Updated: Friday, 13th September 2019 @ 2:25pm

'Protecting their community': Trafford students fight back with home watch scheme

'Protecting their community': Trafford students fight back with home watch scheme

| By Matt Ford

Trafford school children are taking a stand against crime and antisocial behaviour as part of a neighbourhood watch scheme.

The Trafford Junior Neighbourhood Watch Project aims to put young people at the forefront of safeguarding their communities.

Pupils at two local schools are tackling problems such as bullying, stranger danger, sexual exploitation and more modern issues facing young people today such as ‘sexting’ and online safety.

“Homewatch has always been the realm of adults,” Graham Roe, of the Nurseries Estate Homewatch Association in Sale Moor, told MM.


STRANGER DANGER: Mr Roe said that children should take a role in communities

“It’s always been run by adults but young people should have a role too. They should be given the chance to design projects in their communities.”

“Although, we do want to emphasise that pupils are certainly not expected to take any physical action which might put them at risk!” 

The scheme, which is in cooperation with Altrincham Homewatch, Trafford Police and Trafford Council, was launched in October.

The project has already enjoyed great success with pupils designing t-shirts, distributing posters, editing videos and even organising live performances of dangerous scenarios.

Thanks to funding from a local grant scheme, the Sale Moor Youth Bank, children at Lime Tree Primary Academy were the first to get involved.

The school focused on ‘stranger danger’ – an important topic in an area which has seen a number of attempted abductions in the last 12 months. 


OBSERVANT: Pupils at Altrincham College of Arts are involved in the project

“It’s about training children and young people to be more observant,” explained Graham.

“We want to teach them how to act should they feel uneasy or unsettled in a stranger danger situation.

“How to describe potential offenders to the police, how to know what to look for. Height, colour and type of clothing, any marks or distinguishing features.” 

With the help of Deputy Police and Crime Commissioner, Jim Battle, who attended one of the sessions, year 5 and 6 pupils at the school learned how to identify dangerous situations and how to provide the police with accurate information.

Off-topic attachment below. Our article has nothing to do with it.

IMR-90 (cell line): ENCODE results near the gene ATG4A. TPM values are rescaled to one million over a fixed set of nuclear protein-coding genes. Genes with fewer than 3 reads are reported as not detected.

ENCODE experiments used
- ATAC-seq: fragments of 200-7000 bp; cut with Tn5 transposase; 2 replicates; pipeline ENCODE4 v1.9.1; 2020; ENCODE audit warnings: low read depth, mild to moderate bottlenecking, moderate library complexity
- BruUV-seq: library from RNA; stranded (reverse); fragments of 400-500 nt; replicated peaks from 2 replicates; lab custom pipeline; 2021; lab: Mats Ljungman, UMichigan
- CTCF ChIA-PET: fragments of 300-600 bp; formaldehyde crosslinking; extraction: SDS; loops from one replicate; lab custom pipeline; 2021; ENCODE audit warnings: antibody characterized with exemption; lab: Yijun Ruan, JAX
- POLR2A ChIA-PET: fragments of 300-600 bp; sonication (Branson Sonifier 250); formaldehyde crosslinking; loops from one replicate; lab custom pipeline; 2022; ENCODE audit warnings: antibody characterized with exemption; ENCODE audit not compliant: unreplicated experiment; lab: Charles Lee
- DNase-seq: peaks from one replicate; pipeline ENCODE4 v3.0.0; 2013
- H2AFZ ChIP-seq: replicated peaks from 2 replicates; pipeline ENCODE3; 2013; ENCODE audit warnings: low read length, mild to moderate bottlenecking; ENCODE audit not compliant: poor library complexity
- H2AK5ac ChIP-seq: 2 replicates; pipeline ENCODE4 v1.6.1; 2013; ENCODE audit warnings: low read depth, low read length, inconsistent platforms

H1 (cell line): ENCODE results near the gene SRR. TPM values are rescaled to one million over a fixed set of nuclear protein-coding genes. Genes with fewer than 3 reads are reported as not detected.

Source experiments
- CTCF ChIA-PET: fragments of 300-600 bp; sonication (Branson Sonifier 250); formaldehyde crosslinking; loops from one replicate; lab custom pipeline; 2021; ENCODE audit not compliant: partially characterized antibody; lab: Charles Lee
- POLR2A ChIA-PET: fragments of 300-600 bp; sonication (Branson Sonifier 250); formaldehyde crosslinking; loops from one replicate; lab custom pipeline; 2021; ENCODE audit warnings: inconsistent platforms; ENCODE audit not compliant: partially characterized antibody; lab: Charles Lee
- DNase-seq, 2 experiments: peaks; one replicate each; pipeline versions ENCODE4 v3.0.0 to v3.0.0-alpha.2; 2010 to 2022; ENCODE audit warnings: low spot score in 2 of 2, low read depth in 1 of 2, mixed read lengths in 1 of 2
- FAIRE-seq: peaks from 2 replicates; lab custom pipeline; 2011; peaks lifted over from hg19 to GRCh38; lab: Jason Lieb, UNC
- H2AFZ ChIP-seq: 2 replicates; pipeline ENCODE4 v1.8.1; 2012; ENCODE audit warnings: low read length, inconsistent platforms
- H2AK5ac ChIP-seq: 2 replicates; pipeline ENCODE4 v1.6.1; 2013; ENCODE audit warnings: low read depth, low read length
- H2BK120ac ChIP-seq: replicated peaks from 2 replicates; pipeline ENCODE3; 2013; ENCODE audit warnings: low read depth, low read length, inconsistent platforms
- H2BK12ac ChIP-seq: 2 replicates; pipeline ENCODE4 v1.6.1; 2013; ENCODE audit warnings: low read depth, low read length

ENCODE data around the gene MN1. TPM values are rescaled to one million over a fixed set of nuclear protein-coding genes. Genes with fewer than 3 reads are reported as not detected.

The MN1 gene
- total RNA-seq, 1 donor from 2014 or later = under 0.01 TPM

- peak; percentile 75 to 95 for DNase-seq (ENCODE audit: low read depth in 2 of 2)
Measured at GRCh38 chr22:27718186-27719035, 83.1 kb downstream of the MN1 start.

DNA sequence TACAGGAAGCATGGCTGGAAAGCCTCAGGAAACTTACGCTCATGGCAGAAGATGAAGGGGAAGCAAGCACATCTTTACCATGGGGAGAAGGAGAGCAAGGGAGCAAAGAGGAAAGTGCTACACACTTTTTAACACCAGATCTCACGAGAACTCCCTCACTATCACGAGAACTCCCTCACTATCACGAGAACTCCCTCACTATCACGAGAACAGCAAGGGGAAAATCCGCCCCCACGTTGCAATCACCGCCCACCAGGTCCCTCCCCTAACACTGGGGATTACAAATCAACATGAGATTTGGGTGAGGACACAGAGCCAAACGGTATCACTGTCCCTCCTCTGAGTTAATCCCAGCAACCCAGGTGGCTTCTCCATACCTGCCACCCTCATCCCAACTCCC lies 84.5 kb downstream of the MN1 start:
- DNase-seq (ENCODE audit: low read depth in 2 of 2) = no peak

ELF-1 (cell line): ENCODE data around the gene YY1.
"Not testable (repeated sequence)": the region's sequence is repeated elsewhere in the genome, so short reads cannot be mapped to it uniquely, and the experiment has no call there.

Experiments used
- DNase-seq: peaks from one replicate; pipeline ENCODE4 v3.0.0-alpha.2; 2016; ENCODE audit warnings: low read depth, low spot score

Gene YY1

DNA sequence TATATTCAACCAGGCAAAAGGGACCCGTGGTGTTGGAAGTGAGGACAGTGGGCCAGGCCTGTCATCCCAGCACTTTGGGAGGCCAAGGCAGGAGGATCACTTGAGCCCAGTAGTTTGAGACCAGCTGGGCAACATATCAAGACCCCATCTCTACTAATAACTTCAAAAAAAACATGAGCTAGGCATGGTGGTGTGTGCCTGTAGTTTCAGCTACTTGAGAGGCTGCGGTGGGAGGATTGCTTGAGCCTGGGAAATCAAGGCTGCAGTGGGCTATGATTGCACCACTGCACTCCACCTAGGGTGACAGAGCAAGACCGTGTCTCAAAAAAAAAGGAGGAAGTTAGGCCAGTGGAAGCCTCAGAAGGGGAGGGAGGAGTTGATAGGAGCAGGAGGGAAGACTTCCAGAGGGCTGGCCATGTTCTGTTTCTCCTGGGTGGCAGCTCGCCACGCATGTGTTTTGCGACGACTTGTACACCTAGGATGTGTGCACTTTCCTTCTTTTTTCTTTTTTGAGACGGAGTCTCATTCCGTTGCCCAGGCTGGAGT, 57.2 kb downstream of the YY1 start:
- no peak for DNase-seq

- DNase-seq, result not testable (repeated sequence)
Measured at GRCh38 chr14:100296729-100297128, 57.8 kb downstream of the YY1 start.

Students then created posters which have gone on display in local shops.

1,000 flyers have also been distributed to other primary schools in the area.

Year 7 and year 8 pupils from Altrincham College of Arts have also been involved in the project, teaming up with the school’s weekly Art Club in December to produce Christmas cards on the theme of Sensible Use of Social Media.

The cards were distributed to other local schools as well as mobile phone shops in Altrincham town centre.


BE SAFE: Cards made by the group are being circulated around other local schools

And the modern emphasis of the project has caught the attention of the students, encouraging others to get involved.

“The pupils have been really keen and enthusiastic,” Graham said.

“I think they feel like they’re in a privileged position because they realise the good their messages can do.

“At Altrincham College of Arts, we’ve had even more pupils wanting to get involved, and the feedback from the community has been positive as well.”  

Both schools will be represented at a Trafford Homewatch Event at the Life Centre in Sale on March 22.

The students will act out live performances focussing on stranger danger and the use social media.

For Graham, this is just the start and ultimately he predicts a drop in juvenile crime.


LONG TERM PLAN: Mr Roe believes that the plan will ultimately lead to safer communities

“We want to keep expanding the scheme to more schools and spread the message around," he said.

“The long term plan is to get more young people involved in protecting their community and we expect the community itself to be safer.

The more young people we have involved in social issues, the fewer problems the community will have in future. 

“When people grow up feeling like they are an important part of the area where they live, they are less likely to fall into crime.

“Of course it will take time but the possibilities are endless.”